I am definitely not a speed writer by any means.
It sometimes takes me hours to get through a first draft, slogging away at the keyboard, sweat dripping on the keys, checking and re-checking my grammar and spelling, trying to get the best turn of phrase, just the right jibe.
In order to get more writing done, I know I have to just write fast and write not-so-great first drafts, but my doubting brain keeps telling me to correct as I write and I trip and stumble my way to a first draft, only to have to do about the same amount of rewriting anyway.
So what would it take to become more productive? We could all use a few more hours in the day to get things done, right?
I know I could.
So I scoured the interwebs for some great advice and here is what I found.
1. How to Wake Up Earlier
I’m a night owl, always have been. I love to push it past 2 am to almost 3, sometimes 3:30, before I let my giant head crash on the pillow for some fitful sleep. I know I need to get more sleep and get up earlier, but how?
One way might be to plan something exciting for breakfast. Perhaps there’s a special food you’ve been looking forward to having. I like Nutella on just about anything, but since I’m doing the slow-carb diet, my breakfast these days is eggs and spinach and beans every morning except Saturdays. Not too exciting.
Maybe you could plan something exciting that you can do alone (or with a special someone) that will help you wake up before everyone else. Perhaps reading a favorite book, watching an inspiring video, or taking a brisk solitary walk around the block gets you motivated.
I do know that research shows absolute darkness in the bedroom is important for our brains and bodies to recover fully. Ditto for drinking water before hitting the hay. If you rely on an alarm perhaps putting it across the room or buying an alarm clock that rolls of the table and makes you chase it might be the key.
The ultimate reason to get up, though, is that you are excited to get to work on sharing your story with the world. Remember, you are contributing to the good in the world by adding your story to it. That might just be the motivation you need.
“I’m getting up early to make the world a better place!”
2. How to Think More Quickly
I come from the world of film, theatre and television and have done my share of improvisation. One of the first rules of improv is to never say, “no.” It’s better to say, “Yes, and…” Making a habit of saying, “yes, and…” will lead you on many interesting adventures. I know it’s done that for me.
By going with your gut and working with your first thoughts, you will most likely find the essence of your idea. If you over-think, you’ll give yourself room to let self-doubt and negative chatter creep in.
You know how you can have “knee jerk” reaction to something? What if you had a “mind jerk” reaction instead? By practicing coming up with many ideas all the time, you’ll be priming the mind jerk to spring into action when you need it.
James Altucher (I’m telling you, subscribe to his blog!) recommends that you carry around a waiter’s order pad and write down as many ideas as you can in order to constantly flex your idea muscle. He also finds it comes in handy in warding off intruders who are trying to keep you from coming up with any good ideas in coffee shops. Just ask, “Can I take your order?” Who knows, maybe you’ll make some tips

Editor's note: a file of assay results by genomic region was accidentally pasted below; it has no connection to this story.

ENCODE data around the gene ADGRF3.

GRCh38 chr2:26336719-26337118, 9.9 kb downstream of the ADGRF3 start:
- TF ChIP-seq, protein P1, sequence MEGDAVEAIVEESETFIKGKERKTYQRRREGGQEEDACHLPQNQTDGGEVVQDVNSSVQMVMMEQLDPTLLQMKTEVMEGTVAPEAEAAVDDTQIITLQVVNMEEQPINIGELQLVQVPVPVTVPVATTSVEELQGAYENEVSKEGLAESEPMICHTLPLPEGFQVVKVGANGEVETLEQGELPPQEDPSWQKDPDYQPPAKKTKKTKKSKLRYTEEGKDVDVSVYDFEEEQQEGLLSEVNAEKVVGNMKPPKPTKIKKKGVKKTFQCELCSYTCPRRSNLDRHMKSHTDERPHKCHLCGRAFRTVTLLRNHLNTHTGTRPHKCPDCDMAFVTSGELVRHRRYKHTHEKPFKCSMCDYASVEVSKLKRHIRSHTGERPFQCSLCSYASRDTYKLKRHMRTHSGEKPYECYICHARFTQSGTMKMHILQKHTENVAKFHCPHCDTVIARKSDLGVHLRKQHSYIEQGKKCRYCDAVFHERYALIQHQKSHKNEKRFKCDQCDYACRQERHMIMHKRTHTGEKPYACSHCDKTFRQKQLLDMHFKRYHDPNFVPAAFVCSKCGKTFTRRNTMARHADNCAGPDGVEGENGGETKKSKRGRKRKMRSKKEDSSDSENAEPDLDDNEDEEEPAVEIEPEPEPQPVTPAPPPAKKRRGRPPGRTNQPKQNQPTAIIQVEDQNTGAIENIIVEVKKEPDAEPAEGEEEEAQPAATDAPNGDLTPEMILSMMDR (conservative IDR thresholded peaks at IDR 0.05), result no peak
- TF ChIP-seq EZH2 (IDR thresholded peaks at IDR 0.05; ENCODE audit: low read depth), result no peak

3. How to Work Faster
Listening to music really helps. I’m listening to JaBig’s YouTube channel with the video (just a static shot of Beethoven’s face) called 6 Hour of The Best Beethoven – Classical Music Piano Studyin… [sic] (maybe put an ‘s’ on the end of Hour for me, JaBig?)
I have to admit that having this playing in the background has helped me write this post faster than I could without it. There is something about fingers flying across a piano keyboard that keeps my fingers moving across my computer keyboard as well.
Turning on more lights is supposed to increase production as well.
I remember working as a proofreader for a big credit card company in, yes, Wilmington, Delaware, (where all the credit card companies have their offices, look at your statement) and we were in the same part of the building as the graphic artists. They kept the lights really dim and there were very few windows.
I think they thought it was good for reducing eye strain with all the big computer screens, but to me, it was good for having me fall asleep. The copy was 6 pt. font already and in the dim light with the clickety-clack of keyboards all around me, I was often Captain Nod of Sleepyland in about half an hour of working. I think I must have consumed a pot of coffee a day at that job. According to Philips.com, if they had just increased the light from 300 lux to about 2000 lux, our productivity would have gone up about 8% and our tasks performance by 16%. 10000 lux is what we consider full daylight, not direct sun and you can buy therapy lamps that are in this range.
I’m the worst offender of this next one, but I have to admit that clearing my desk and keeping it neat does help me to be more productive. First, I’m not stressed about finding things and second, I don’t get the urge to stop what I’m doing and clean up the desk and forget about my writing. By keeping the work surface clear, my mind seems to stay clear as well.
One last thing I’ll share is – use a timer. When I don’t feel like working at all, I pull up a timer app, or grab a kitchen timer or punch numbers on the microwave and give myself 15 minutes to get a first draft done. I tell myself if I don’t get anything done in 15 minutes, I’ll give up and go on to the next thing. I almost always get into it within 15 minutes and when I look up at the clock again, 40-50 minutes have passed and I’ve gotten close to a 1000 words done.
Those are just a few of the things I use when I want to be more productive. I’d love to hear what you do!
Drop me a line below.